Atomic Knight is a DC Comics superhero and was briefly a member of the Outsiders team. He is sometimes depicted as one of a group of Atomic Knights, which first appeared in Strange Adventures #117 (June 1960) and ran quarterly in that monthly comic up through #160 (January 1964).
Sergeant Gardner Grayle is portrayed by Boone Platt in the live action series Black Lightning.
The original Atomic Knights
The Atomic Knights appeared in every third issue of Strange Adventures in the early 1960s, beginning with #117 (June 1960) and running through #160 (January 1964). In all there were 15 early-1960s Atomic Knights stories created by writer John Broome and artist Murphy Anderson; they were a band of heroes living in and protecting the post-apocalyptic future of 1992.
Following the catastrophic Hydrogen War of 1986, a petty tyrant named the Black Baron ruled a small section of the Midwestern United States with an iron fist. He was opposed by Sgt. Gardner Grayle and the Atomic Knights, who wore medieval suits of armor that were impervious to the Baron's energy weapons, the armor having been irradiated in the war. The other Knights were twins Wayne and Hollis Hobard, Bryndon Smith, the last scientist left on Earth, and brother and sister Douglas and Marene Herald. The group became a symbol of hope to the survivors of the cataclysm.
The 15 Atomic Knights stories in Strange Adventures took place in "real time" (three months usually passed between the events of each story as well as in the real world) and generally dealt with post-holocaust recovery, as the Knights would fend off menaces and attempt to rebuild the area around their home base of Durvale, though they also managed to travel to Los Angeles, Detroit, New Orleans, New York, and Washington, D.C.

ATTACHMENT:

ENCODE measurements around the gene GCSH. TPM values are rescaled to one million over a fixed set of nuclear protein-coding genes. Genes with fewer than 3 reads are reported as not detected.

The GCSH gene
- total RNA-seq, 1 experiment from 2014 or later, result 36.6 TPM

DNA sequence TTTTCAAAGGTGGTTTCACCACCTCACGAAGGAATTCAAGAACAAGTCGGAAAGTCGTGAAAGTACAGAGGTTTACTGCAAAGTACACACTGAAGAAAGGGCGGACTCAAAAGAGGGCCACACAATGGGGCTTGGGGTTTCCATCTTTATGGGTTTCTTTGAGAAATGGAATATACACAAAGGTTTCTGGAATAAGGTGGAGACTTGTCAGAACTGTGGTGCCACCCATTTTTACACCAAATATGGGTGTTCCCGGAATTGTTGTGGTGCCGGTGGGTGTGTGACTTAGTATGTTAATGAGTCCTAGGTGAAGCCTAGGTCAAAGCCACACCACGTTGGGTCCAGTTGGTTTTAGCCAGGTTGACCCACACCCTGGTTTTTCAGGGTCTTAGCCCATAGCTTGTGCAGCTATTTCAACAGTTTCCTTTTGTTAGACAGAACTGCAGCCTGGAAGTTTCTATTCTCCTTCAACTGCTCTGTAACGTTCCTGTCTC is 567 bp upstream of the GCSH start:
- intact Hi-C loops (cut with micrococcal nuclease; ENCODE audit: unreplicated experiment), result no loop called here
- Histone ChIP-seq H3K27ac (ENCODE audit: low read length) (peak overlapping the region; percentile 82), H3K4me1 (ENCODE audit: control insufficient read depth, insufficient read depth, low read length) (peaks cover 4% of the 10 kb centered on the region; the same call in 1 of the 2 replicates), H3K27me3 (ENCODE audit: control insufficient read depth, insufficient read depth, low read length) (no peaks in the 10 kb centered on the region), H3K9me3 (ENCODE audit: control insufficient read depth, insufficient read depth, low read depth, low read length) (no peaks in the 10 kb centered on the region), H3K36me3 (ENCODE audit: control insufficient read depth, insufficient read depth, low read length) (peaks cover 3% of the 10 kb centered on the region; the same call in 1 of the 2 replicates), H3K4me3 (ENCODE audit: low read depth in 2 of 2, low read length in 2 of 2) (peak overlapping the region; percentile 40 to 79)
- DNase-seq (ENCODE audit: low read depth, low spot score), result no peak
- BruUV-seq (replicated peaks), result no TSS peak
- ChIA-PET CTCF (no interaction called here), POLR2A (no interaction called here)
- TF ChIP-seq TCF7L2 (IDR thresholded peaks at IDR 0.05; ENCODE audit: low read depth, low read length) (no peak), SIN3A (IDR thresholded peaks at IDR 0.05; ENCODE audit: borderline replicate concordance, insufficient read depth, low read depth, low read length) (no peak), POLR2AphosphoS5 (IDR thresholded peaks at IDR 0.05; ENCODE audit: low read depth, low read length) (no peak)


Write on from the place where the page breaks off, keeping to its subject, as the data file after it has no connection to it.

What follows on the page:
The Atomic Knights concept then lay dormant for more than a decade, until Cary Bates used the Knights as guest-stars in the mid-1970s series Hercules Unbound, beginning with #10 (April–May 1977). Hercules, Kamandi, and the Atomic Knights all inhabited the same comics universe, one in which the Great Disaster had taken place (references to 1986 became less and less frequent as that date actually approached). Crisis on Infinite Earths: Absolute Edition had two Great Disaster realities: Earth-86 (where the Great Disaster was an atomic war) and Earth-295 (where the Great Disaster was natural). Since the Great Disaster on Earth-295 was natural that reality had no Atomic Knights.
The entire Great Disaster concept has since been declared to be out-of-continuity in the current DC Universe, although one of the Post-52 alternate Earths (Earth-17) does feature the world of the Great Disaster. DC Comics Presents #57 attempted to retcon the Atomic Knights by 'revealing' them to be the dream of Gardner Grayle in a state of suspended animation (during which dream Superman attempts to prevent Grayle from causing a nuclear war). This story is not held to be canon in terms of the Earth of the Great Disaster, and little reference has been made to it after publication.
The 15 Atomic Knights stories were reprinted in Strange Adventures #217-231. In 2010 they were collected into a single DC hardcover volume; their appearances in Hercules Unbound and DC Comics Presents had not been reprinted until a 2014 volume entitled Showcase Presents The Great Disaster Featuring the Atomic Knights.
Fictional character biography
Atomic Knight Gardner Grayle
|First appearance||Strange Adventures #117 (June 1960)|
|Created by||John Broome|
|Alter ego||Gardner Grayle|